The Science of Taking Risks

The Science of Taking Risks

As a 2005 Pew Scholar in the Biomedical Sciences, Gonçalo Abecasis, associate professor of biostatistics, has received a $240,000 award to help fund his research on the genetic changes that lead to psoriasis. Using statistical methods he developed himself, Abecasis hopes to pinpoint the specific genetic alterations linked with enhanced susceptibility to the disease.

The coveted Pew award--which is given annually to a handful of America's most promising biomedical researchers--comes with few guidelines and is designed to let scientists take risks in the hope of making big breakthroughs. Abecasis puts it this way:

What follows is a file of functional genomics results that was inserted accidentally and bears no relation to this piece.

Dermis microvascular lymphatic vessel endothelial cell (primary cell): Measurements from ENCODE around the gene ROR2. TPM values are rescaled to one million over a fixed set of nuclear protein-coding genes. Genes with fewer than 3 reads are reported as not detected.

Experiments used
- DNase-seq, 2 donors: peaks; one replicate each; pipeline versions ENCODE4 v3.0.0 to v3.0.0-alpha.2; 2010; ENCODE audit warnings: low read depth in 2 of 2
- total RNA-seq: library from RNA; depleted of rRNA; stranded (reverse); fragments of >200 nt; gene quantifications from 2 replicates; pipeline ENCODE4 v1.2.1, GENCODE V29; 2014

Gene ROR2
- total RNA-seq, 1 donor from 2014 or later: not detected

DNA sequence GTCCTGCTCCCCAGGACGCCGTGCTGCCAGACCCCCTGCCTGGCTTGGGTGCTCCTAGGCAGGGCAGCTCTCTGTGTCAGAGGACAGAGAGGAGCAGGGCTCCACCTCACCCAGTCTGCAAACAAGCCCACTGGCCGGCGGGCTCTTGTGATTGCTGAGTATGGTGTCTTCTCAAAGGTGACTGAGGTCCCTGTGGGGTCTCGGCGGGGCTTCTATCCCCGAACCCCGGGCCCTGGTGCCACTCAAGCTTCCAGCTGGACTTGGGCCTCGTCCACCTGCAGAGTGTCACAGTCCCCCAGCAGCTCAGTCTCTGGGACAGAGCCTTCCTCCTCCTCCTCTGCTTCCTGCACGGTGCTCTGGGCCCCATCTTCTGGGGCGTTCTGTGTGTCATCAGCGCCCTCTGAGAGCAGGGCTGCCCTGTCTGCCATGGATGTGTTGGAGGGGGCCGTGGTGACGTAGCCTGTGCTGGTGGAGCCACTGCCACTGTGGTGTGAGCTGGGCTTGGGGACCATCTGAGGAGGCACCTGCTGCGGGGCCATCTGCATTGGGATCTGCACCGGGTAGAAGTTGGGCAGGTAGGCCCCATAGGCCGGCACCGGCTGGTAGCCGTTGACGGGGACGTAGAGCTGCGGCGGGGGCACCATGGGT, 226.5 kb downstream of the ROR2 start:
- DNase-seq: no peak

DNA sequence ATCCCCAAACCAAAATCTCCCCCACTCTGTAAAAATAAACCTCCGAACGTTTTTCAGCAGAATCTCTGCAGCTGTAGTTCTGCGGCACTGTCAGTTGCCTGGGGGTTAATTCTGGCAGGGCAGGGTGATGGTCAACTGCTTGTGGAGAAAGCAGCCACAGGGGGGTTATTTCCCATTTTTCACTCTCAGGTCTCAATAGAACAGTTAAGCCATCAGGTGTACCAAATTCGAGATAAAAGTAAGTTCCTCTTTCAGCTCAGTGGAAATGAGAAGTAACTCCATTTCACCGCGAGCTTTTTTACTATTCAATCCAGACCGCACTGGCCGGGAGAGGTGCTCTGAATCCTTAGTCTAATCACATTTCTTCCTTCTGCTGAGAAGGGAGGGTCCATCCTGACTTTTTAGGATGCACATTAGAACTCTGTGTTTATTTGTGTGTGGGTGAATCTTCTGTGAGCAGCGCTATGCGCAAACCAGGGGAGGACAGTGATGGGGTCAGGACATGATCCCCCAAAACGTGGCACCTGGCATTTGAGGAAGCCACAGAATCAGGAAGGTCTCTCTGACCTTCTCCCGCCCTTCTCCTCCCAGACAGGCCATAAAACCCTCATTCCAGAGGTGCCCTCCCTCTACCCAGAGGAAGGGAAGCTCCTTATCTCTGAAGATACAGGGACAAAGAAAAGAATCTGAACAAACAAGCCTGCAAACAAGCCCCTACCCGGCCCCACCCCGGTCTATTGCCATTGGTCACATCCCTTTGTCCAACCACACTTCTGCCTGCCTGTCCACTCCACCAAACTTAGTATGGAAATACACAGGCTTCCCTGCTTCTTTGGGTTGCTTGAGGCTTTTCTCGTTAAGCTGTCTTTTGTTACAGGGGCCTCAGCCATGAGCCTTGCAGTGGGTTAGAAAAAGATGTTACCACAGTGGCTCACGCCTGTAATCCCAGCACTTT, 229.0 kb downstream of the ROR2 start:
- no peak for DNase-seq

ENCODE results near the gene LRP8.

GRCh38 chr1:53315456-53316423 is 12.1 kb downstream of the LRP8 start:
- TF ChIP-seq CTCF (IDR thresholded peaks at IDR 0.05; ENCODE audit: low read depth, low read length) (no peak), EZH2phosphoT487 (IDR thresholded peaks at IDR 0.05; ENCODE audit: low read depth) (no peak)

"Sometimes to really learn something completely new, you have to take a risk. You can be wrong. There are experiments that are very low risk, because you can see where they're leading you, and there are experiments that are higher risk because you don't know the answer, because something hasn't been done before, or it's really unknown what the mechanism is for some biological process. Then you're taking a guess, and your guess may or may not be right. You don't get the chance to take risks too often, because most of the time, if you're a funding agency, you want to go for safe science. You want something that's guaranteed to produce results. So having a little bit more flexibility is nice."

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